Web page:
Photography by Moustafa Cheaiteli
Posts tagged ‘culture’
I’m so excited to share Letters from Africa, a brilliant concept for anyone who loves African literature and digital media. Letters from Africa is about life as it is really lived in Africa’s thriving metropolises, piercing the often hysterical headlines from western commentators.
Right now, I’m reading Lagos in 10 links, by Tolu Ogunlesi who offers ten different ways in to the megacity that is Lagos. It’s so good!
Multimedia extra content will include photo diaries, Q&A videos, guest posts on tech industry and must-read literature, and a round-up of the best music from around the continent.
This week is South Africa’s Menswear Fashion Week #SAMW, a collaboration between city of Cape Town and Cape Town Fashion Council, showcasing 24 of Africa’s leading designers for the country’s first ever Fashion Week dedicated exclusively to menswear.
The goal of #SAMW is to be the leading platform for innovation, trends, production whilst building credibility for the platform that will enable designers to grow their businesses.
SAMW is clearly modelled heavily on the world’s leading platform, London Collections: Men, #SAMW will aim to eventually see leading SA designers showcase in London, both as a drive to build exports and bring awareness of these brands in South Africa.
A pieces of advise I gave you after my latest road trip through Uganda last year was to eat a Rolex! I quote:
* Eat a Rolex. A Rolex is an filled burrito looking snack, usually filled with egg. Obviously tastier than the timepiece.
Awesome to see lifestyle photographer Namuganyi Photographer capture a local food stall in Kampala town getting his Rolex on.
In the run up to Notting Hill Carnival this bank holiday weekend, I’m getting fully prepared to indulge in the fun, food and fashion surrounding Europe’s largest street party. http://www.thenottinghillcarnival.com/
“It was a layering of multiple interests. Obviously my love for Nigeria where I was born, my love for my life here, my love for my husband.. and just try to figure out a way the two kinda exist in a harmonious way.”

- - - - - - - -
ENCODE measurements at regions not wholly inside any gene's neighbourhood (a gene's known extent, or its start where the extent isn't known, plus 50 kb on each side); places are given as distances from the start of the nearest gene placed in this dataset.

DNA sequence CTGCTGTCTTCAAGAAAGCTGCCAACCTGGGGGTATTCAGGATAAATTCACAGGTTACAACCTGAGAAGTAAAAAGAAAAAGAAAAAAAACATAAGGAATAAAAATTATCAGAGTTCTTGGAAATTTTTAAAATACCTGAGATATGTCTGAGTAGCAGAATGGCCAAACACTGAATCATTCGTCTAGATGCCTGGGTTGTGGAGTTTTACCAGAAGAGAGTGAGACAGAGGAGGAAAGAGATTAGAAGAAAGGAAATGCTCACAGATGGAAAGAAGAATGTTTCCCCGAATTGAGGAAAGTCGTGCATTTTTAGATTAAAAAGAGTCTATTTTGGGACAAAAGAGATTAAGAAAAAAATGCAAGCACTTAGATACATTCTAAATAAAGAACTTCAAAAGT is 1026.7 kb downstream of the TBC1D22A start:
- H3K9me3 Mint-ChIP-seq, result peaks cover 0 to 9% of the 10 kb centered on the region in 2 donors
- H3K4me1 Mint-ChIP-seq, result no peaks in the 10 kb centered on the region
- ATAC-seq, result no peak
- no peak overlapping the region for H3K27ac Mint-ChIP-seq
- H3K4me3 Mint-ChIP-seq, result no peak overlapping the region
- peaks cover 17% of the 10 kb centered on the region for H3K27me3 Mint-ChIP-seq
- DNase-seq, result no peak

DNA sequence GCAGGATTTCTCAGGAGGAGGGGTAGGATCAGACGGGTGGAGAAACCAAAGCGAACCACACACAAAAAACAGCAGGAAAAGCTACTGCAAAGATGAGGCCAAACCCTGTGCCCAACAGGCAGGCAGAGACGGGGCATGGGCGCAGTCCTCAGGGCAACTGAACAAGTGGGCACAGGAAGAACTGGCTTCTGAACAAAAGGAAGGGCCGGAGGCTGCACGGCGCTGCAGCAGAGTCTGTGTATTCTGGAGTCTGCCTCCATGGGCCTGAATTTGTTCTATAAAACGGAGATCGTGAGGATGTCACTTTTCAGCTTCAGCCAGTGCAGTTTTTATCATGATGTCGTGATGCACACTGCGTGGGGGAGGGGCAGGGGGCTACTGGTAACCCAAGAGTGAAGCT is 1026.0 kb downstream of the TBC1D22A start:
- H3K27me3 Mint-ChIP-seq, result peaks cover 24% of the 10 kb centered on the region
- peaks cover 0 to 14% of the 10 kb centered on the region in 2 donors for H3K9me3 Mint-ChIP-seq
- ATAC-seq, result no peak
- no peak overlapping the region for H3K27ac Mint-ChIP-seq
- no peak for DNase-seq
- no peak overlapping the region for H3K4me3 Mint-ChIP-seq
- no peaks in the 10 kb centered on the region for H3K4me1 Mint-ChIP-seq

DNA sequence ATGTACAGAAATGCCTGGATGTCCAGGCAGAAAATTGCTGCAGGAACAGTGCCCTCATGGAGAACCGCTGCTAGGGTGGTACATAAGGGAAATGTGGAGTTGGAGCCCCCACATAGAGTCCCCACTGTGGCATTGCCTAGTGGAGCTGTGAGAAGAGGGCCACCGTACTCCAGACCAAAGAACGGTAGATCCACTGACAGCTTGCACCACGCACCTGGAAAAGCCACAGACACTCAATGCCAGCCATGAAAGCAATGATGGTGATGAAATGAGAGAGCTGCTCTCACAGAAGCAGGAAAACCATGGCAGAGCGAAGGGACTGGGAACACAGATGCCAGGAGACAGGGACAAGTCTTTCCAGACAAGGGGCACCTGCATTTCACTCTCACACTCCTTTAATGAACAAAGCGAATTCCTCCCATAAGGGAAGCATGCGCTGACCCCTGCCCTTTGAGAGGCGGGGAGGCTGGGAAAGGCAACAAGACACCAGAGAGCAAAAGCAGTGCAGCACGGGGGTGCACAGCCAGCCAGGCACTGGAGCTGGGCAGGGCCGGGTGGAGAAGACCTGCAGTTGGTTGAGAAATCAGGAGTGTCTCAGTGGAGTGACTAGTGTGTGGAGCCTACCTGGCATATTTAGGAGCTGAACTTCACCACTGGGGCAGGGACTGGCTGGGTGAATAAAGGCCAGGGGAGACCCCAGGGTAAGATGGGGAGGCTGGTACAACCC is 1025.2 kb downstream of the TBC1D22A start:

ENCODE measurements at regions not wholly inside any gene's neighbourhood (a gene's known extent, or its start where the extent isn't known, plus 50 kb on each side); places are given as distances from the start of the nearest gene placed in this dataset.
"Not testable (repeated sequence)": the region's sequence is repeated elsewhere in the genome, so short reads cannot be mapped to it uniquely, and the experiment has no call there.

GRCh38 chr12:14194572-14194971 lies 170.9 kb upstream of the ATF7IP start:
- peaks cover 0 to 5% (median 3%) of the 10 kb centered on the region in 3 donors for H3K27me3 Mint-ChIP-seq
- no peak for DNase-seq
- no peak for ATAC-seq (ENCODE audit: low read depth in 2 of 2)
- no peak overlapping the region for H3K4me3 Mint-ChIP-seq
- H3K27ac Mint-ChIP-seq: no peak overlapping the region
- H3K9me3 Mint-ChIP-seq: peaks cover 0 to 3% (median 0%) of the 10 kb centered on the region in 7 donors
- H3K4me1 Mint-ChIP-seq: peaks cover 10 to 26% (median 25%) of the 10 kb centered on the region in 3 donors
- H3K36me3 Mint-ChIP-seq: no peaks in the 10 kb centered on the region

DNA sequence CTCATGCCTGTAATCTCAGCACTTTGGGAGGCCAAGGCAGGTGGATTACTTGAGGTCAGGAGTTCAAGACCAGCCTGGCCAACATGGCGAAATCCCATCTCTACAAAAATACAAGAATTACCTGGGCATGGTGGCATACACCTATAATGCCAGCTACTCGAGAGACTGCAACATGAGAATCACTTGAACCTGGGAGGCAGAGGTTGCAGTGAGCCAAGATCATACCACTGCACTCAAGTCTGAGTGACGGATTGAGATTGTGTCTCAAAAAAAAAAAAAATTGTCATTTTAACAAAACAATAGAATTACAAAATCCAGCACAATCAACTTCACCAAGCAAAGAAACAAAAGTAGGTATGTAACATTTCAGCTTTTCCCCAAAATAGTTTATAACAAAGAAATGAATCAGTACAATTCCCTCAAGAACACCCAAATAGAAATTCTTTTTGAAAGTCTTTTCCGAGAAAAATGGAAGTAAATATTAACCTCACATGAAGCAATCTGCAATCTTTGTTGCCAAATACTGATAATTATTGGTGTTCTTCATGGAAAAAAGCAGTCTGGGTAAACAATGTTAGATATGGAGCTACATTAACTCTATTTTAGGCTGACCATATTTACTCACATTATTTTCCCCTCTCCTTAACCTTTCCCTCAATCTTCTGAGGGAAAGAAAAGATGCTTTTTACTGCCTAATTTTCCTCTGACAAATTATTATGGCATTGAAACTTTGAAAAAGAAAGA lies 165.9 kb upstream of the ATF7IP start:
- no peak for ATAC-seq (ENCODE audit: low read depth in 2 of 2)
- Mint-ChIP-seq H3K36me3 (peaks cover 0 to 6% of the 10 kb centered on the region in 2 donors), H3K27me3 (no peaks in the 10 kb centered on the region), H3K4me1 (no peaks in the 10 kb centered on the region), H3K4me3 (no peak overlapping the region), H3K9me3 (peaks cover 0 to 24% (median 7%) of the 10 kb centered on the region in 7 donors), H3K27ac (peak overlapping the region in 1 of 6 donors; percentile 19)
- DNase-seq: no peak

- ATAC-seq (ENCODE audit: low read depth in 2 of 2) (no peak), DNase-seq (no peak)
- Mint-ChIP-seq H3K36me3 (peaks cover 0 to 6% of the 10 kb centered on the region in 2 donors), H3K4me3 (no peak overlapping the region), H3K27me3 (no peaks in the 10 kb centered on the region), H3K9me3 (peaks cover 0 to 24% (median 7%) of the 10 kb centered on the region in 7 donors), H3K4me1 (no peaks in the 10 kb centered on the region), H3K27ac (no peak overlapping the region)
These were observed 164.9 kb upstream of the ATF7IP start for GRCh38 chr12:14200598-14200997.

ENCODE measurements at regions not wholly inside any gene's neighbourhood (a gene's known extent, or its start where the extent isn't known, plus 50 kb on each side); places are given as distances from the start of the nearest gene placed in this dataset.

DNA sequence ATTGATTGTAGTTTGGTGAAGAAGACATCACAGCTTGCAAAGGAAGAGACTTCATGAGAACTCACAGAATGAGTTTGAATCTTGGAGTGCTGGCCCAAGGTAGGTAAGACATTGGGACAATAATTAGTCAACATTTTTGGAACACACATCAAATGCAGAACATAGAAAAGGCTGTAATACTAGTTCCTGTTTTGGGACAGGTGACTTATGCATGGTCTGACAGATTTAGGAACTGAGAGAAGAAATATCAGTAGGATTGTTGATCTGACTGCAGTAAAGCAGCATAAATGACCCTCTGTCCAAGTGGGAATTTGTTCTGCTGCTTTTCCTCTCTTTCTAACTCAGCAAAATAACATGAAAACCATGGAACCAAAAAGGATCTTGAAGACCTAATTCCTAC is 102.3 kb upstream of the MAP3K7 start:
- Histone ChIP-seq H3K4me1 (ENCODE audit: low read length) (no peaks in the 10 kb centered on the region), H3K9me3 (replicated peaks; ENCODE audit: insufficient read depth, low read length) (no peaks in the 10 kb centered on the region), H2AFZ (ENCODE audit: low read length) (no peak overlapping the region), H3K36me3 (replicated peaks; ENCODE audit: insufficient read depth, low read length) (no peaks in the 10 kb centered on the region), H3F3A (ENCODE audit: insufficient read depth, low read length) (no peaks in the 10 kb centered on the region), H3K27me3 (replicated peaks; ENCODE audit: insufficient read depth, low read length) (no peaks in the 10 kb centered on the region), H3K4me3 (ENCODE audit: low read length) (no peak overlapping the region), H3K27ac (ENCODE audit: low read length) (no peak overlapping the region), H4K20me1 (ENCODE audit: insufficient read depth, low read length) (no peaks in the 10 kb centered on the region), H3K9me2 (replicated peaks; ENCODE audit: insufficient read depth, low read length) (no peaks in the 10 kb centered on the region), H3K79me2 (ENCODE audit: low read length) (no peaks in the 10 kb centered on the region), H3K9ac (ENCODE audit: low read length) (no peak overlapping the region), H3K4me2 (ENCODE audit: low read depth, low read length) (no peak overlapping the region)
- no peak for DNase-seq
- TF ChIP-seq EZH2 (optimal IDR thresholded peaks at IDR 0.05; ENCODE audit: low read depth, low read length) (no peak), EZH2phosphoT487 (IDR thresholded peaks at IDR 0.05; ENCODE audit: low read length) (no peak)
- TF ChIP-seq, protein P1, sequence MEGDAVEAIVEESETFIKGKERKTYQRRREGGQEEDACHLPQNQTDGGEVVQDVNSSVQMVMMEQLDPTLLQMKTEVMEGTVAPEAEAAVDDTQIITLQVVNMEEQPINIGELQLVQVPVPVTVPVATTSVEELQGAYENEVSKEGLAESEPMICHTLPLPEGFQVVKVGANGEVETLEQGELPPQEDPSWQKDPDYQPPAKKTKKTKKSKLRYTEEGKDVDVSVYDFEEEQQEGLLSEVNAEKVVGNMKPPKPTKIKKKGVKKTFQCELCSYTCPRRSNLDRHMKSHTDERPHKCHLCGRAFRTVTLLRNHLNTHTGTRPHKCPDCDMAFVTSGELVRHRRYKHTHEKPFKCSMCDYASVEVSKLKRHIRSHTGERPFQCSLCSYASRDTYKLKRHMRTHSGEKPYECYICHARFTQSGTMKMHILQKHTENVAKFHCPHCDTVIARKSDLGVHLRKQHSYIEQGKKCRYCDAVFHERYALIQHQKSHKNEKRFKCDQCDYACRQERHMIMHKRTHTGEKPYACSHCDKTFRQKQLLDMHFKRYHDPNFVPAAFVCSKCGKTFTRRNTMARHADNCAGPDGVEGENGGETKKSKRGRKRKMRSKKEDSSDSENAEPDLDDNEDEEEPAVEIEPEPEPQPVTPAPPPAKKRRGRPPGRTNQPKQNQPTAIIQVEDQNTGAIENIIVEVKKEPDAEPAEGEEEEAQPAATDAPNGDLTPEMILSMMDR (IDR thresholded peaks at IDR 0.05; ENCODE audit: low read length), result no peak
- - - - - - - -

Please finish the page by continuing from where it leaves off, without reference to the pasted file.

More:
“I think of my work as capturing the very ordinary. Just normal.. everyday stuff. I think there is something beautiful and powerful in the things that happen daily. Intimate situations.. sensual situations.. these [situations] people don’t get to see. I think there is a beauty in that I’m very attracted to.. that I try to get out.”
It’s Saturday and a generous 24 degrees in Nottingham, and as my mind goes back to thoughts of last years Toro Y Moi theme-tuned-summer; I have that feeling that we all live for, that anticipation of sun-filled frolics, rooftop BBQ’s and cider, lots and lots of cider.
Here is the newly released official UK trailer for the upcoming film Half of a Yellow Sun, based on the award-winning best seller by Chimamanda Ngozi Adichie.
Release date, April 11th 2014
This week ate char sui bun for the first time, a fluffy white bun encased in honey barbecued pork, at one of London’s popular Dim Sum restaurant Ping Pong. The edible adventure was part of an evening out with friends, and fellow bloggers who came together to most importantly exchange secret Santa gifts, and catch up on the past year, paying homage to our professional and personal developments this year.
Since starting this blog, I’m frequently asked to contribute to academic research, giving my thoughts on the development of the African diaspora in the West. It’s not new to me, and I quite enjoy it. I’m often asked questions about my work that I hadn’t even asked myself.
I had an interesting conversation recently with Barbara Hauer, an MA student of Communication for Development at Malmoe University, Sweden. Barbara’s degree project on New Media focuses on blogs, in the context of (mis) representations of Africa and Africans in Western media (and minds).
We briefly touched upon belonging and the term Afropean, which primarily relates to Africans living in Europe, in addition to Europeans living in Africa. We moved on to discuss nostalgia, and whether it’s the physical detachment from our home nation that drives people like me to proactively promote our culture overseas, maybe more forcefully than I would if I were living in Uganda where I was born.
As I wasn’t raised in Uganda, I will never really know the answer to that question; but, I do believe that my efforts to promote and support the development of Africa are in vain if they will only ever be from what is, admittedly, an outside perspective.
“For practical reasons, unpublished work and work in other languages is not eligible”
The Caine Prize - “Submissions must be in English” Golden Boabab Prize
Yesterday, I watched and blogged about Kenyan author, Ngugi Wa Thiong’o, who made made a valid point on BBC HARDtalk that although the prizes to African literary writers is increasing, there is something wrong about the fact that the majority of prizes for African literature only considers books written in English.
I agree that this is a problem and responded: